During a recent trip to Ghana, we presented the baseline findings from an impact evaluation of the “LEAP 1000” cash transfer programme to UNICEF colleagues, government and development partners. LEAP 1000, an extension of Ghana’s Livelihood Empowerment Against Poverty programme, targets households with young children. It is designed to improve the nutritional status of children in the first 1000 days of life. Implementers are up for a tough challenge, as most of the evidence to date does not show consistent positive impacts of cash transfers on child nutrition. Why is this the case?
Cash transfers have become an increasingly popular development intervention. An estimated 89 programmes are currently operating in Africa alone, most of them launched in the last 5 years. Cash has become a popular policy tool because rigorous studies have shown that they can have consistent impacts on the well-being of beneficiaries.
But what about impacts on child nutrition? During the latest Transfer Project workshop in Addis Ababa, participants debated the question of why relatively few impacts on child nutrition emerge from evaluations across the African continent while in Latin America cash programmes have shown strong effects on nutrition. But is this actually the case?
In reality, the impacts of the Latin American programmes on nutrition are not as widespread as one might think. A meta-analysis by Manley, Gitter and Slavchevska identified 79 impact estimates from 8 countries on the height-for-age z-score of children, an indicator of chronic malnutrition. It turns out that only 12 of these estimates were statistically significant, and these impacts came from Mexico (5), Colombia (5), Ecuador (1) and Nicaragua (1). The vast majority of programmes did not significantly improve child nutrition. These conclusions are consistent with other evidence reviews conducted in recent years.
But what explains such limited impacts on nutrition? In a recent paper, we use a conceptual model which shows the pathways that lead to better nutrition and we present evidence on how cash transfers could impact on these pathways. In this framework, household income is an underlying determinant of nutrition, and can only have an effect through one of the three pathways at the household level: 1) improved food security, 2) improved care for mothers and children, or 3) improved health environment.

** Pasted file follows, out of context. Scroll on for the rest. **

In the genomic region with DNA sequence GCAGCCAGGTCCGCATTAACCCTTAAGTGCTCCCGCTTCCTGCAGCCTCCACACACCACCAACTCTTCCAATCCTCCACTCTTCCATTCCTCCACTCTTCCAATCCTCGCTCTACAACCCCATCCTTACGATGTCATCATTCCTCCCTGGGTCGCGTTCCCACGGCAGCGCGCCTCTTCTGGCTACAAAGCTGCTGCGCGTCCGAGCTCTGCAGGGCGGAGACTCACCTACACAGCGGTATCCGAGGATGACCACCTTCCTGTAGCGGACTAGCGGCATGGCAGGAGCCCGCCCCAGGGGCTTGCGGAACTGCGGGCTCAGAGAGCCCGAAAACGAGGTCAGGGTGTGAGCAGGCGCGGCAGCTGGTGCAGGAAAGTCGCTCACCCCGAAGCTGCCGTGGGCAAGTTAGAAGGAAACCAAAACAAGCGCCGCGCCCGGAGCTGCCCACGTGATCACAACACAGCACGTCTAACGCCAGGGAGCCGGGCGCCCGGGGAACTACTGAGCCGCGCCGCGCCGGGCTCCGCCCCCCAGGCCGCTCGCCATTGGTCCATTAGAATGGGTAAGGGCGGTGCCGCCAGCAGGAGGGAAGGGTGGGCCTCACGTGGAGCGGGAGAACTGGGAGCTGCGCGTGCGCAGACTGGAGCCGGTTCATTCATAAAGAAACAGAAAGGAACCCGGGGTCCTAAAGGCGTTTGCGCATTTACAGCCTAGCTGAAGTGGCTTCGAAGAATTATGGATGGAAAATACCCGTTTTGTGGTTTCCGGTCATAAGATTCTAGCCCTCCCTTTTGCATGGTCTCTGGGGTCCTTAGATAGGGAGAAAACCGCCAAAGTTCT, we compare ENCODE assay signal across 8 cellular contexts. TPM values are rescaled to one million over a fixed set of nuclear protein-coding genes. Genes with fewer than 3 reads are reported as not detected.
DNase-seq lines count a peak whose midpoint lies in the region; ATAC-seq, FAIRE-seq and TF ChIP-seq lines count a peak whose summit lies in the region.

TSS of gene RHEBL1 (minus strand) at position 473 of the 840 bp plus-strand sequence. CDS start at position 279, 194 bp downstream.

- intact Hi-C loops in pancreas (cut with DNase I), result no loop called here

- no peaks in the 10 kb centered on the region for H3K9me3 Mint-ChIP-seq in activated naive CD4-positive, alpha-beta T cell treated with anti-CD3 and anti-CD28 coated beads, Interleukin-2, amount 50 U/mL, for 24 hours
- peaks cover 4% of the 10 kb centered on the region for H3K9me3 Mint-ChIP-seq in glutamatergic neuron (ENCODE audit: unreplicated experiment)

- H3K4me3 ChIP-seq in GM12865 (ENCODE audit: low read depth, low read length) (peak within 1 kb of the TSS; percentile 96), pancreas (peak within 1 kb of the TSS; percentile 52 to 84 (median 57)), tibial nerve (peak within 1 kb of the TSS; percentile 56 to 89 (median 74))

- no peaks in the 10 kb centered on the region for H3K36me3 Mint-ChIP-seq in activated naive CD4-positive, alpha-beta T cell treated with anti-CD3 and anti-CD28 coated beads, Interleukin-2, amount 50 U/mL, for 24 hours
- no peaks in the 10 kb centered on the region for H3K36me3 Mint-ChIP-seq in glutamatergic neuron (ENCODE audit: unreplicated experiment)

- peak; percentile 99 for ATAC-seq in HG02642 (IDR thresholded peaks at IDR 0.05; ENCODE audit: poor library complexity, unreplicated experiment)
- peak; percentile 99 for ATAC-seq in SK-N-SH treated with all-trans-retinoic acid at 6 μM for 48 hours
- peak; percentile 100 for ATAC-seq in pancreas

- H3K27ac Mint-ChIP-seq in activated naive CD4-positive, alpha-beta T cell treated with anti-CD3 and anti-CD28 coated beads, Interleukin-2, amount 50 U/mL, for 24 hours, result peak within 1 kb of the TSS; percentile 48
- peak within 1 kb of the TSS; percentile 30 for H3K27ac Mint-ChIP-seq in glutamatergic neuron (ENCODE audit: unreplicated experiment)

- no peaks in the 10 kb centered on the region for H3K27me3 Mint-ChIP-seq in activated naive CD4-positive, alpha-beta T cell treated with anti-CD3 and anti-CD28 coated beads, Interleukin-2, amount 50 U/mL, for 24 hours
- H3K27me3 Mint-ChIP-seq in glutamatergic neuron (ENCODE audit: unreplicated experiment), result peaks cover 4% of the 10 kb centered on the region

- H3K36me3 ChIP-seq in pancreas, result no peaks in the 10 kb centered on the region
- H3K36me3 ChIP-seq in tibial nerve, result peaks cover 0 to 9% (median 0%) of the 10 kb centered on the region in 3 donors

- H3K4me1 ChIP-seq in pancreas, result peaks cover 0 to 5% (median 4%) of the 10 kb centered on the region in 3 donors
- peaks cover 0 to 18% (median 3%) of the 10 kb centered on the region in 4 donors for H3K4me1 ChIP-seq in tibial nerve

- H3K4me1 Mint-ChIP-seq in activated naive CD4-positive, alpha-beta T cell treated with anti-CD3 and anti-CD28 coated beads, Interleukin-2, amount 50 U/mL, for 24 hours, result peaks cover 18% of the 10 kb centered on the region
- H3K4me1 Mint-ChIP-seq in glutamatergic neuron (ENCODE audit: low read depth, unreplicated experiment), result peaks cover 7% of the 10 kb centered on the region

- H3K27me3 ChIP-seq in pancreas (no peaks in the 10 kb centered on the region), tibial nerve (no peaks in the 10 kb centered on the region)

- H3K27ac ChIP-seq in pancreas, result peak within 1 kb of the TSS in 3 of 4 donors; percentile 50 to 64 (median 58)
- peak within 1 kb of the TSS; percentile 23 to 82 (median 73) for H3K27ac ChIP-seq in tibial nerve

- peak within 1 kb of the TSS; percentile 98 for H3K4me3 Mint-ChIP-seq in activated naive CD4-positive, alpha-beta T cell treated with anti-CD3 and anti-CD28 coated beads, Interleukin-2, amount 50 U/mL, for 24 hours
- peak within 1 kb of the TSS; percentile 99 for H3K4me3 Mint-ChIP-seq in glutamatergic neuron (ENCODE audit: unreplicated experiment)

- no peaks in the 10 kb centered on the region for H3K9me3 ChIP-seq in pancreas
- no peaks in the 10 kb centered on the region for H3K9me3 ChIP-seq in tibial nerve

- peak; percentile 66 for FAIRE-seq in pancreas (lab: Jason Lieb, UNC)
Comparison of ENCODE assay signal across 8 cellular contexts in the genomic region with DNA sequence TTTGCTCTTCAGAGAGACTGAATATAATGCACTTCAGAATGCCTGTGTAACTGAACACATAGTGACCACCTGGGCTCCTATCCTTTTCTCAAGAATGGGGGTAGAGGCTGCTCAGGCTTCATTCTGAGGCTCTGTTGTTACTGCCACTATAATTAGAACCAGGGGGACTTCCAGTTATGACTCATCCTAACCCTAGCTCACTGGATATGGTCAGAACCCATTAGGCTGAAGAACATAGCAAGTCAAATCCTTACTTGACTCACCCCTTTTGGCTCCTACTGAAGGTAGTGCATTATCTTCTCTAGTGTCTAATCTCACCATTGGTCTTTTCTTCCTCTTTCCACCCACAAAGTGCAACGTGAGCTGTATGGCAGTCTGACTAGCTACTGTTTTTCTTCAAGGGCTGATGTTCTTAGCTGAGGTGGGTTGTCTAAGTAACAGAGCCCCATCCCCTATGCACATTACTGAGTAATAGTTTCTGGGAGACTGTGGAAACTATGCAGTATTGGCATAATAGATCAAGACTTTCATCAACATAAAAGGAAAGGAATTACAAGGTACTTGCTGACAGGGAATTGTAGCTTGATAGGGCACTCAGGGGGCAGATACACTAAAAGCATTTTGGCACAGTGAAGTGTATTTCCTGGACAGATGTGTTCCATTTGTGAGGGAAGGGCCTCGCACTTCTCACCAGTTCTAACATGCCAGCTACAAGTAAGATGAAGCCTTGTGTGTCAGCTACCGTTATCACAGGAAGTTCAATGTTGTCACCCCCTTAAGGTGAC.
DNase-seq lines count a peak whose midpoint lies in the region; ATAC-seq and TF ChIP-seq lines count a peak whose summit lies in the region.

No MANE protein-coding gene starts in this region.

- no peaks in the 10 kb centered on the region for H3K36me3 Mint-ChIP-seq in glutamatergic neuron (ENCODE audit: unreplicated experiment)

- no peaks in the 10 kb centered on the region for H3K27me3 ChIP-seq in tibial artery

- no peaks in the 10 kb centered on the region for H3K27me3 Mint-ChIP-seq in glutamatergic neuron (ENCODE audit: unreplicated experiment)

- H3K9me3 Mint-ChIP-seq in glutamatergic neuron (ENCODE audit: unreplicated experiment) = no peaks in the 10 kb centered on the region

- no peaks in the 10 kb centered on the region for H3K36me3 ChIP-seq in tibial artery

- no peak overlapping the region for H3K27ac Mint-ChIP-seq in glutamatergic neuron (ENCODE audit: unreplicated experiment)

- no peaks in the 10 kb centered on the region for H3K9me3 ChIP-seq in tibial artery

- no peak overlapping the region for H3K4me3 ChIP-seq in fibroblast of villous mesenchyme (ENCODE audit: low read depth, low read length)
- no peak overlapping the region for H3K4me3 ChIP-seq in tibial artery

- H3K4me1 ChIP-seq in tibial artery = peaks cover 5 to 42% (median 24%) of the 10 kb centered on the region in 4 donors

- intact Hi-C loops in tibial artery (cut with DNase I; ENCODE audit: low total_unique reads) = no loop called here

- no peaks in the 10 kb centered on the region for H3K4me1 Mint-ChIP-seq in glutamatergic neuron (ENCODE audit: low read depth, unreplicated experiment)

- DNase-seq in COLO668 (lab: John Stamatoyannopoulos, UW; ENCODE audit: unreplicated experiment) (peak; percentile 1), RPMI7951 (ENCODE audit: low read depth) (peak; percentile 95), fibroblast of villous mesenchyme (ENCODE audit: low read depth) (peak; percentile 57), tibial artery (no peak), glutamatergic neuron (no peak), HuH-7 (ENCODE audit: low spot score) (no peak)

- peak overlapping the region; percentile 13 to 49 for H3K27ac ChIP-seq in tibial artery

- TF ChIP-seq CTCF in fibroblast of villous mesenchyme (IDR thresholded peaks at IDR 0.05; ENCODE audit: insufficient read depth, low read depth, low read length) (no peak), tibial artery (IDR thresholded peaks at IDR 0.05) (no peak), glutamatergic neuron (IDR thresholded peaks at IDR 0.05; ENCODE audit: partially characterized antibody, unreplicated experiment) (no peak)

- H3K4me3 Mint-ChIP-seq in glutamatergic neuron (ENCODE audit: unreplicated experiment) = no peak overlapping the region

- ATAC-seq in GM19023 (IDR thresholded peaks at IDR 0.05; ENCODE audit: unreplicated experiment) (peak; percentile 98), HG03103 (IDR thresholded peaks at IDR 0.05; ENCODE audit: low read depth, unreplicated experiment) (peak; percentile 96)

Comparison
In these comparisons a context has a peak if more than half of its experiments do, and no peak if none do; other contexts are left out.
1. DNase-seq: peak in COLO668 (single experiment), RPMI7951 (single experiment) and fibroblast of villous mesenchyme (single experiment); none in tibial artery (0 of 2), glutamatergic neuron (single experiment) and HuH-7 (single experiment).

These three pathways lead to improvements in dietary intake and health of the child, which together determine the nutritional status. So, for a cash payment to have an impact on nutrition, there need to be changes at the household level, which should lead to improved nutritional status. One can see that this process can be quite complex and a lot of the impact can be ‘lost along the way’.
Of course, there have been some cash transfer programmes showing positive effects on nutrition. What can we learn from them? The impacts observed in Mexico and Colombia are often attributed to the size of the cash grant, which is relatively large, about 25–30 er cent of the household’s pre-programme expenditures.
Also in the Philippines, where the Pantawid Pamilya programme reduced severe stunting by 10 per cent, the grant constituted about 23 per cent of beneficiaries’ income. However, a later report, using a different methodology and looking at a longer time horizon did not find any impacts.
Nevertheless, it makes sense that more cash in the hands of households may have a stronger effect on the pathways laid out in the framework, as well as potential to affect multiple pathways at the same time. Furthermore, supply-side interventions like health infrastructure and providing market access to diverse types of food help recipients to make the most of their cash. For example, the Child Grant in Zambia had an impact on stunting, but only for households with a protected source of water in the home.
For the research community, it is important to pay attention to the mechanisms through which cash transfers affect pathways to better nutrition, instead of looking at the direct impacts. By understanding the way programmes can affect the underlying determinants of nutrition, we can disentangle the relationship between getting cash on the one hand, and improving nutrition of children on the other.
Moreover, the lack of consistent impacts on nutrition has motivated programme designers to implement nutritional interventions on top of their programmes, such as nutrition information sessions, communication efforts or health insurance. This is a smart move, as cash transfers can offer an effective entry point to deliver complementary health and nutrition services.
Fortunately, Ghana LEAP 1000 is among the programmes using this cash plus approach, with linkages to the national health insurance scheme, providing free health insurance to all beneficiaries. We are excited to follow this and other programmes to evaluate their impact, along with the added effect of the “plus” components in addressing malnutrition.
Richard de Groot holds a Master’s degree in International Economics Studies and is currently a PhD fellow at the Maastricht Graduate School of Governance. He has experience implementing evaluations and quantitative research in collaboration with Plan International, the World Bank and UNICEF.
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